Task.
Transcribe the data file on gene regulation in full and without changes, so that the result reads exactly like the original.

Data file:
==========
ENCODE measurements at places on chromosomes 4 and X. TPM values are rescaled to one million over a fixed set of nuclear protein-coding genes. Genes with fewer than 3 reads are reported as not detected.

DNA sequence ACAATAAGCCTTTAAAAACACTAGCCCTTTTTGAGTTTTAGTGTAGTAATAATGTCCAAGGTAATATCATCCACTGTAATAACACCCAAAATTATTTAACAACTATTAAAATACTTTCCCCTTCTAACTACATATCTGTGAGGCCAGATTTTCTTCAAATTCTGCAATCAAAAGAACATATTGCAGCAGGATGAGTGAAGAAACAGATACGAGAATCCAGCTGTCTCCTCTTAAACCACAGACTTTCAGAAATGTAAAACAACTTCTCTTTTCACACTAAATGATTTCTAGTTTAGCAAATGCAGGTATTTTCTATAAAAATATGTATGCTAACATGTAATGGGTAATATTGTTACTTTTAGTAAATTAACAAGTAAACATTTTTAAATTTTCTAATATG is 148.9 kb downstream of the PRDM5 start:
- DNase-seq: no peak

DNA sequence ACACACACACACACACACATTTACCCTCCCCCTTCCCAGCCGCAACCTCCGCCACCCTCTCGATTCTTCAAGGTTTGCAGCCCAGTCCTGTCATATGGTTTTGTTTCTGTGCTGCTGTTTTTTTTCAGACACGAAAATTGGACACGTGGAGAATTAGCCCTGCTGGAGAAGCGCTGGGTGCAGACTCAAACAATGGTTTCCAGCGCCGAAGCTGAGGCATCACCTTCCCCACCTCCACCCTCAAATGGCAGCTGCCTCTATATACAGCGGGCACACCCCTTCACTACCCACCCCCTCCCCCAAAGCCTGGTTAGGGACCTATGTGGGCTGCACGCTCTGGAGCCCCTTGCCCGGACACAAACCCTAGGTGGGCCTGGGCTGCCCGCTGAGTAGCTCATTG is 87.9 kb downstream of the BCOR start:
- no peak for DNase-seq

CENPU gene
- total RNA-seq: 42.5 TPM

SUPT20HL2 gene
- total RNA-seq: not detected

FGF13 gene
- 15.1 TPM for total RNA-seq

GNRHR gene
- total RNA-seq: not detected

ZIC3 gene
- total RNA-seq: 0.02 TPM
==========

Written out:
ENCODE measurements at places on chromosomes 4 and X. TPM values are rescaled to one million over a fixed set of nuclear protein-coding genes. Genes with fewer than 3 reads are reported as not detected.

DNA sequence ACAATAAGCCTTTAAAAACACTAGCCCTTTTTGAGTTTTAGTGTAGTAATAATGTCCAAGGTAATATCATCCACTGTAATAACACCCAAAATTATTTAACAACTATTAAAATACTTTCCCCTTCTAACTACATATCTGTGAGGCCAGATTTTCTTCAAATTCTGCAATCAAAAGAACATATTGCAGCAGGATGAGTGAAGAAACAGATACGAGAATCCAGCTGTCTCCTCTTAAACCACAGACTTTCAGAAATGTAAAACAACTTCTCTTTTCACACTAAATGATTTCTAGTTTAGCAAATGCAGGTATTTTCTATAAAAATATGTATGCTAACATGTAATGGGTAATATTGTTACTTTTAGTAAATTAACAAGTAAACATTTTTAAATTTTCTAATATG is 148.9 kb downstream of the PRDM5 start:
- DNase-seq: no peak

DNA sequence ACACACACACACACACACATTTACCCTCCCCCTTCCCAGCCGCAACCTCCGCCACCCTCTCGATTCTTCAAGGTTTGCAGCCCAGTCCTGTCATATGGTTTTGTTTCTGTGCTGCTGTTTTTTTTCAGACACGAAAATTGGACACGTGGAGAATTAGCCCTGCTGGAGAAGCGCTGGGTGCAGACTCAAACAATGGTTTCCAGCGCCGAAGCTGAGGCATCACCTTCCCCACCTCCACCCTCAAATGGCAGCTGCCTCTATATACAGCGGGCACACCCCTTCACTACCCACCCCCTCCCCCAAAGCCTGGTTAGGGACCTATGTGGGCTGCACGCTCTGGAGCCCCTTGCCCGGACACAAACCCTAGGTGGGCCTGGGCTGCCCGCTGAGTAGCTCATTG is 87.9 kb downstream of the BCOR start:
- no peak for DNase-seq

CENPU gene
- total RNA-seq: 42.5 TPM

SUPT20HL2 gene
- total RNA-seq: not detected

FGF13 gene
- 15.1 TPM for total RNA-seq

GNRHR gene
- total RNA-seq: not detected

ZIC3 gene
- total RNA-seq: 0.02 TPM